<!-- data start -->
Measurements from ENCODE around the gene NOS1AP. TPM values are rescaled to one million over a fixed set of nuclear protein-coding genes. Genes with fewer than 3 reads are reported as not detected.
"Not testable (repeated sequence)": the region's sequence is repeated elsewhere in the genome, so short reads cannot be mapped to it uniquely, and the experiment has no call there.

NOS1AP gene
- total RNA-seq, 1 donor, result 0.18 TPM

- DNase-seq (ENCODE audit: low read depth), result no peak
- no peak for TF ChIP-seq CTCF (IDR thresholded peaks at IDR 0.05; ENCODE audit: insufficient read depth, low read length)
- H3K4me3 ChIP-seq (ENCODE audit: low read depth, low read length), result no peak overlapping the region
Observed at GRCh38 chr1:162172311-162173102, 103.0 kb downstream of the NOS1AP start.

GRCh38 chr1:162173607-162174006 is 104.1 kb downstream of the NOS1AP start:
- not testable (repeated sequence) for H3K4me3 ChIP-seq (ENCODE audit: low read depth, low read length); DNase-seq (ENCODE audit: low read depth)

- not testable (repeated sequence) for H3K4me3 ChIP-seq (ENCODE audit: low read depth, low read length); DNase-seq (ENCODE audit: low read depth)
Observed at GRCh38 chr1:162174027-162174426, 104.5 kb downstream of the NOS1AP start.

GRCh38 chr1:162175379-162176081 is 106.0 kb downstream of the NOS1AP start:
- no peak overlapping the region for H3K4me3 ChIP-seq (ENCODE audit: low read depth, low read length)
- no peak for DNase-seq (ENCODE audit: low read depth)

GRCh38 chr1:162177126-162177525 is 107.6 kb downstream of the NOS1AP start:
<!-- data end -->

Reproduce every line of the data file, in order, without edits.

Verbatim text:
Measurements from ENCODE around the gene NOS1AP. TPM values are rescaled to one million over a fixed set of nuclear protein-coding genes. Genes with fewer than 3 reads are reported as not detected.
"Not testable (repeated sequence)": the region's sequence is repeated elsewhere in the genome, so short reads cannot be mapped to it uniquely, and the experiment has no call there.

NOS1AP gene
- total RNA-seq, 1 donor, result 0.18 TPM

- DNase-seq (ENCODE audit: low read depth), result no peak
- no peak for TF ChIP-seq CTCF (IDR thresholded peaks at IDR 0.05; ENCODE audit: insufficient read depth, low read length)
- H3K4me3 ChIP-seq (ENCODE audit: low read depth, low read length), result no peak overlapping the region
Observed at GRCh38 chr1:162172311-162173102, 103.0 kb downstream of the NOS1AP start.

GRCh38 chr1:162173607-162174006 is 104.1 kb downstream of the NOS1AP start:
- not testable (repeated sequence) for H3K4me3 ChIP-seq (ENCODE audit: low read depth, low read length); DNase-seq (ENCODE audit: low read depth)

- not testable (repeated sequence) for H3K4me3 ChIP-seq (ENCODE audit: low read depth, low read length); DNase-seq (ENCODE audit: low read depth)
Observed at GRCh38 chr1:162174027-162174426, 104.5 kb downstream of the NOS1AP start.

GRCh38 chr1:162175379-162176081 is 106.0 kb downstream of the NOS1AP start:
- no peak overlapping the region for H3K4me3 ChIP-seq (ENCODE audit: low read depth, low read length)
- no peak for DNase-seq (ENCODE audit: low read depth)

GRCh38 chr1:162177126-162177525 is 107.6 kb downstream of the NOS1AP start: